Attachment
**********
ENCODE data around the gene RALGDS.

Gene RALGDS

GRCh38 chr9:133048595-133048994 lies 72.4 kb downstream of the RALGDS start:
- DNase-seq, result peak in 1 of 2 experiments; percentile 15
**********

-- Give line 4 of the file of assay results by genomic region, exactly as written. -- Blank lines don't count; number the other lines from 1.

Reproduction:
- DNase-seq, result peak in 1 of 2 experiments; percentile 15